Let $\mathcal{R}$ be the Robba ring and $\mathcal{E}^{\dagger}$ the elements of $\mathcal{R}$ that are bounded at 0 (so the coefficients of the powerseries are bounded. Is it true that $x, y\in \mathcal{R}$, $z\in (\mathcal{E}^\dagger)^*$ with $x\cdot y= z$ implies $x,y\in (\mathcal{E}^\dagger)^*$?

If not, is it then true that $x\in \mathcal{R}$, $ y, z\in (\mathcal{E}^\dagger)^*$ with $x\cdot y= z$ implies $x\in (\mathcal{E}^\dagger)^*$?

This kind of seems to be implied in some of the papers of Colmez about $(\varphi, \Gamma)$-modules, for example here https://webusers.imj-prg.fr/~pierre.colmez/triangulines in Proposition 4.2, but I might be mistaken and some other argument is implicitly used.

  • $\begingroup$ I think it is you who have written a thesis about the robba ring over a $p$-adic field. I have read it and I have learned many things from it. $\endgroup$ – Ang Nov 18 '19 at 16:04
  • $\begingroup$ Thanks, that is nice to hear. I am glad you found it helpful :-) $\endgroup$ – Quentchen Nov 20 '19 at 10:11
  • $\begingroup$ Have you known how to prove your lemma 5.26? In your remark, you said that Colmez gave an alternative proof with the use of an equivance of categories, but when I see Colmez's paper which you refered to, I find it is short and not detailed... $\endgroup$ – Ang Nov 20 '19 at 10:16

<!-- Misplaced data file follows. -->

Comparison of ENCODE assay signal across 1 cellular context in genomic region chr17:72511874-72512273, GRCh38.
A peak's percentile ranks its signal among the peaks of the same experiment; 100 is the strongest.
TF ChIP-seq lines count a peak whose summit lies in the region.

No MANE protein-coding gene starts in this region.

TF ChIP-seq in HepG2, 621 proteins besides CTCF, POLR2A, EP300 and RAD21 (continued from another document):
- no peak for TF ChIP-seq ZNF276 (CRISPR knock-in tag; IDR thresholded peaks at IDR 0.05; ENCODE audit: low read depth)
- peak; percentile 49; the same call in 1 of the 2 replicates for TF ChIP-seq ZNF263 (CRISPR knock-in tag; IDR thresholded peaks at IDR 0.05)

Yes, both statements are true. Note also that $\mathcal{E}^\dagger$ is a field. The simplest way to see this would be to use the fact that if you work over a fixed annulus $A = \{ z, r \leq |z| < 1\}$, then an analytic function on $A$ is bounded if and only if it has finitely many zeroes. You can prove this using the theory of Newton polygons. This now implies your first claim, as well as the fact that $\mathcal{E}^\dagger$ is a field.

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  • $\begingroup$ Thank you, I will have a look into the theory of Newton polygons. $\endgroup$ – Quentchen Nov 7 '17 at 10:13
  • $\begingroup$ How to use the boundedness of the analytic function $f$ if we consider the Newton polygons associated to $f$? Thanks! $\endgroup$ – Ang Nov 21 '19 at 13:29
  • $\begingroup$ I happened to find this in your course notes IHP which is exactly corollory 3.3 just now... $\endgroup$ – Ang Nov 21 '19 at 14:56

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